# What's more fundamental than logic and mathematics?

I just studied some basic abstract algebra, and it opened up my eyes into concepts more fundamental than found in Boolean algebra and elementary algebra, showing deeper insights about them both. Is there something analogous to this for logic and mathematics as a whole? A collection of concepts that are more fundamental than found in logic and mathematics that give insight into both?

• Language....... – Mauro ALLEGRANZA Apr 9 at 13:19
• @MauroAllegranza Why language? In what sense? – Ajax Apr 9 at 13:40
• @Ajax - Formal logic is "abstracted" from language: dialogue, argument, rhetoric. Numbers are "abstracted" from number-words used to count. – Mauro ALLEGRANZA Apr 9 at 14:08
• @MauroAllegranza Hmm, I was asking what is MORE abstract, in that sense. – csp2018 Apr 9 at 14:18
• @csp2018 More fundamental or more abstract? You would need to decide which. Fundamental – a. Of or relating to the foundation or base; elementary. Abstract – 1. Considered apart from concrete existence. – Speakpigeon Apr 9 at 16:26

Firstly, I think it is worth being cautious around any insight that we think subsumes other pluralities of thinking. A more accurate form of interpreting the relation that we often think ties abstract algebras to other areas of mathematics is to say that there is a Representation Theorem. We draw parallels between structures in different areas of abstract and concrete mathematics by showing that there exist Structural Isomorphisms - that one can define a kind of a mapping that connects different elements to others in a reversible and well-defined way.

We sometimes like to say in Mathematics that Identity is equivalent (up to isomorphism) to Equivalence (up to isomorphism). This, however, is not a truism, but rather a statement in certain models of mathematical foundations, sometimes called Univalence. If something like Extensionality holds - that our mathematical structures can be individuated entirely on their component elements - Univalence is usually a natural consequence of an existing axiom system. However, for more abstract forms of mathematics, where we often individuate structures abstractly/intensionally regardless of whether they do in fact extensionally overlap, there may be further work to do.

In order to get around having to do this work, one of the most common ways of practically making progress in a lot of abstract math is to work with Representations in Set Theory. Set Theory is extensional by design, so constructing representations of an algebra in a set-theoretic model (or, equivalently, another algebra that can be so represented) helps us get clarity about the behaviour of its component parts. Since we show that the algebra can be modelled in an isomorphic way in the concrete realm of sets, then consequences reasoned at the set theoretic level carry over to their isomorphic counterparts in the abstract algebra realm. Sometimes this representation-oriented reasoning is done explicitly, and sometimes the fact of the representation is determined prior in a theorem, and from then on just implicit in the logic used to manipulate the abstract structures.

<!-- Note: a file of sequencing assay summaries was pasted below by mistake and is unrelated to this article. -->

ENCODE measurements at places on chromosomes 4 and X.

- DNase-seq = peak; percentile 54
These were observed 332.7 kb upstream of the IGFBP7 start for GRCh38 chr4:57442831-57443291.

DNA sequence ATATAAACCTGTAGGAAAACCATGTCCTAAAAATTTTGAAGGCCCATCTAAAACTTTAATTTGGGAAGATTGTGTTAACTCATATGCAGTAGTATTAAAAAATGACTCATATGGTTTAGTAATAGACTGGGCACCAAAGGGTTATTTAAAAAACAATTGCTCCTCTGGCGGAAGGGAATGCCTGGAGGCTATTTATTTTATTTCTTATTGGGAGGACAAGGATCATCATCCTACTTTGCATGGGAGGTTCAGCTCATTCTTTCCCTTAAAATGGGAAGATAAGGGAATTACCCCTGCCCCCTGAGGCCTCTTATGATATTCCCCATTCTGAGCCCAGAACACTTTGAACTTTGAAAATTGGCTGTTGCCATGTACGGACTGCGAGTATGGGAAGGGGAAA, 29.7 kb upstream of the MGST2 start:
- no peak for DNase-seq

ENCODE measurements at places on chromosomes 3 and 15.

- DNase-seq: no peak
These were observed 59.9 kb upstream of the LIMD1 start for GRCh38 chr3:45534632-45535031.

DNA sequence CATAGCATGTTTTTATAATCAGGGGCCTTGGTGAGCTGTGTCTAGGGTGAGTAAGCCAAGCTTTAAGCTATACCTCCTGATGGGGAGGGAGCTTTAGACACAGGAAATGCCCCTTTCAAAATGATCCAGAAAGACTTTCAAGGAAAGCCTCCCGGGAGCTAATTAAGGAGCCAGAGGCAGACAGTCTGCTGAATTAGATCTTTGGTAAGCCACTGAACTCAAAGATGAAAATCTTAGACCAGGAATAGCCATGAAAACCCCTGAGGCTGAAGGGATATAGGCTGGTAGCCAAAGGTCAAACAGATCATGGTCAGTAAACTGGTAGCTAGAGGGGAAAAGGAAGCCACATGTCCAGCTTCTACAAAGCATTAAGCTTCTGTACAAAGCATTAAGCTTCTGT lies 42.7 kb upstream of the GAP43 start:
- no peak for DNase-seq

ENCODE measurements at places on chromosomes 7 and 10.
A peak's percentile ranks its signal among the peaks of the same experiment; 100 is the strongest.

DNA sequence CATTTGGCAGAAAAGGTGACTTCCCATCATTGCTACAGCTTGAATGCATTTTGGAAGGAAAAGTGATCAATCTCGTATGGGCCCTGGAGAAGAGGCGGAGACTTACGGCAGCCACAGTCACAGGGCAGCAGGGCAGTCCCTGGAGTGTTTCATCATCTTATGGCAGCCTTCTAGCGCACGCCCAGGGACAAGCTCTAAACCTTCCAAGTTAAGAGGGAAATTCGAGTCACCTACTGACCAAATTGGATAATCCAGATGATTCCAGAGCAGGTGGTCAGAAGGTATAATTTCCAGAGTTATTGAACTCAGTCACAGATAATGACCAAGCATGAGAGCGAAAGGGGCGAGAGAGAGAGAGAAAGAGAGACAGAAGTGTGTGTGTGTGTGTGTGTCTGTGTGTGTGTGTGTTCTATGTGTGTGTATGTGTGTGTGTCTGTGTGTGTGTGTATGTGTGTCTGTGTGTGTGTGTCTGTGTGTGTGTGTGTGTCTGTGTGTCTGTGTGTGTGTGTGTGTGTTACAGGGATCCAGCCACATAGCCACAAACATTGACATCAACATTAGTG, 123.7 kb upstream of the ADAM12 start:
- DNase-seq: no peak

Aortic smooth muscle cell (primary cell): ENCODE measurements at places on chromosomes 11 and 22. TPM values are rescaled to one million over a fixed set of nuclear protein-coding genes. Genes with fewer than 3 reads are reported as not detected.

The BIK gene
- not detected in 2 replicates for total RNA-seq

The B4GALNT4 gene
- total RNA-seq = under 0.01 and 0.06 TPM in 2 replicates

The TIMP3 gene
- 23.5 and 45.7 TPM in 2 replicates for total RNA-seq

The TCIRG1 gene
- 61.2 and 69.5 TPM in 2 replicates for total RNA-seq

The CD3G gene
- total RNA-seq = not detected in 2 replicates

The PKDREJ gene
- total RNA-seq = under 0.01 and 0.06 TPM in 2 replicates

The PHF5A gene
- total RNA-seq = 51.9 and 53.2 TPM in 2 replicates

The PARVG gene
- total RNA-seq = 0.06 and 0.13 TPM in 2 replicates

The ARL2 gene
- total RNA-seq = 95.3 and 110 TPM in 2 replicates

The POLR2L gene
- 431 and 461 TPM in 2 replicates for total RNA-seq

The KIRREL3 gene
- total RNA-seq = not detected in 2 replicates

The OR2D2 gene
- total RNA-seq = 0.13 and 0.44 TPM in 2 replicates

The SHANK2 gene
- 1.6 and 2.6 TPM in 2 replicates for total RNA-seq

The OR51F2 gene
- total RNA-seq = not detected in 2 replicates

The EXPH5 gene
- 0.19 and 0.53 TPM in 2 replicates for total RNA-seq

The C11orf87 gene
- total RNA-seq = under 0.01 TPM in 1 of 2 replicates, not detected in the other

(Similarly, this too can feed into observations about particular kinds of sets using algebraic tools - after all, we've demonstrated the isomorphism, and if isomorphisms are just functions qua univalence then everything is perfectly set theoretically above board.)

Nonetheless, not everyone agrees that set theory is the be all and end all of the concrete mathematical universe, or even that it is right to talk about extensionality in mathematics as being sufficient for concreteness. If we want to hold that there are abstract true principles of reasoning floating behind mathematics, then some account for why we ought to think that our mappings between domains are sufficient to ground the practice as a whole is a needed augmentation.

There is a certain fundamental set of assumptions which one needs, in order to reason about anything at all. A small, somewhat arbitrarily-chosen selection include:

• Existence. Something exists, at least in the sense that we can reason about it.
• Identity. A thing once noted will still be the same thing next time you encounter it. Or, put another way, two things with identical properties in every respect are in fact the same thing.
• Distinction. Two things with different properties are different things.
• Negation. Having identified one thing, we can say that another thing is NOT the first thing.
• Consistency. A precise statement cannot be true on one occasion and negate a true statement on another occasion.

These were originally formalised by philosophers as the foundational principles of logic and replaced more medieval principles of verbal reasoning such as the syllogisms. What the principles are, what variations one can make of them, and how fundamental each might or might not actually be, is an important topic of logic.

From this perspective, logic underlies all of mathematics. However mathematicians are apt to embrace this discipline as a foundation of axiomatic mathematical systems, such as axiomatic set theory, and "of doing maths", and therefore a branch of mathematics.